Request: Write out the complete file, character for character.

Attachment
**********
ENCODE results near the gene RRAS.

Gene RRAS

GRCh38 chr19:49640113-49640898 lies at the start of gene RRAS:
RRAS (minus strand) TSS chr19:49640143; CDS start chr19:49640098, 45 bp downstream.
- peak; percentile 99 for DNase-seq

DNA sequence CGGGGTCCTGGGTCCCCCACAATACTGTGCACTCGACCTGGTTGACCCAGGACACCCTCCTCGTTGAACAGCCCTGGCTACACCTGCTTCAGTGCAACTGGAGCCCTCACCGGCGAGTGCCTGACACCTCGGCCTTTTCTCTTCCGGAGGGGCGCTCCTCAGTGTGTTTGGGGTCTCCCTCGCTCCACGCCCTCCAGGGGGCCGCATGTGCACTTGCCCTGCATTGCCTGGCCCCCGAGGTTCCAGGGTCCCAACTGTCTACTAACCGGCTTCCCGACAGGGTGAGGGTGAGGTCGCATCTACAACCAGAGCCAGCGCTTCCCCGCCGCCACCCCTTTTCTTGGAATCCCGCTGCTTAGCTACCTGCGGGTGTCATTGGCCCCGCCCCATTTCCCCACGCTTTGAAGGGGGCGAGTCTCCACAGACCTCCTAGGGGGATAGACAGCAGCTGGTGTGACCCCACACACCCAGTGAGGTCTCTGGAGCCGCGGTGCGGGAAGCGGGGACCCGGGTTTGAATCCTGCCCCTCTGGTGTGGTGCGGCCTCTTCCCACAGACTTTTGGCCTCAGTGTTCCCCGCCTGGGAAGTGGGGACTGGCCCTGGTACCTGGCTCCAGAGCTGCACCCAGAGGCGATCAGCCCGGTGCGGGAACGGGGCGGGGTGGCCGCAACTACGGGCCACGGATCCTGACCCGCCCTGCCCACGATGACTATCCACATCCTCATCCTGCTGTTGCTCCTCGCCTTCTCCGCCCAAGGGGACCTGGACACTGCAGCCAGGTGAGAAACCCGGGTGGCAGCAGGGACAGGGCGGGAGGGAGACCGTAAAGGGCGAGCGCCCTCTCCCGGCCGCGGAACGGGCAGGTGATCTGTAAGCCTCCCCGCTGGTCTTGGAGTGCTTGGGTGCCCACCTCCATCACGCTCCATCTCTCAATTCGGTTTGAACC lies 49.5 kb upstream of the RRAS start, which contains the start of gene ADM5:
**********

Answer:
ENCODE results near the gene RRAS.

Gene RRAS

GRCh38 chr19:49640113-49640898 lies at the start of gene RRAS:
RRAS (minus strand) TSS chr19:49640143; CDS start chr19:49640098, 45 bp downstream.
- peak; percentile 99 for DNase-seq

DNA sequence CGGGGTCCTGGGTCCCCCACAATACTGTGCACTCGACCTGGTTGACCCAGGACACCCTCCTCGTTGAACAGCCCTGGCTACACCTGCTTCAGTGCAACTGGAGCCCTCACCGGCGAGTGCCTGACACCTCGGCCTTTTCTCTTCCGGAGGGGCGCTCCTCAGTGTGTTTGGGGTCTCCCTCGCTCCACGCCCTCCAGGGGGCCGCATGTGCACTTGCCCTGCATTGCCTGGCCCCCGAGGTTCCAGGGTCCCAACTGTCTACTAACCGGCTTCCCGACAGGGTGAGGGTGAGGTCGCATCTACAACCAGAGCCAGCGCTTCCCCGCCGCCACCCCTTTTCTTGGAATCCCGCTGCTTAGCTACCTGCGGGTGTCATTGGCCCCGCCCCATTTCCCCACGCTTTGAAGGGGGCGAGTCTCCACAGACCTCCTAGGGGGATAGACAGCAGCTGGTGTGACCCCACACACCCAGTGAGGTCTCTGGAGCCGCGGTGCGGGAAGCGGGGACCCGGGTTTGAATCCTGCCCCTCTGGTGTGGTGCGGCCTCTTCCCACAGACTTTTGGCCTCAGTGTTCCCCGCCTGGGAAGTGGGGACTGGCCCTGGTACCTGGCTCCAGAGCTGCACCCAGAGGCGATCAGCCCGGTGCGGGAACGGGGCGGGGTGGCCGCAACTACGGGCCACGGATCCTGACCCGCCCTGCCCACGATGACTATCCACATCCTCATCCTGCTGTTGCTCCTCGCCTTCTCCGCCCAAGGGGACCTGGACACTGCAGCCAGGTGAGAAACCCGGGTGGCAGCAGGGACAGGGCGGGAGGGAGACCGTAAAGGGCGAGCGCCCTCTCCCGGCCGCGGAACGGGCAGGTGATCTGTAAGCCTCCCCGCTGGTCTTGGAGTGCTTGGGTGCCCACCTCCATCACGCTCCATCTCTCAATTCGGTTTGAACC lies 49.5 kb upstream of the RRAS start, which contains the start of gene ADM5: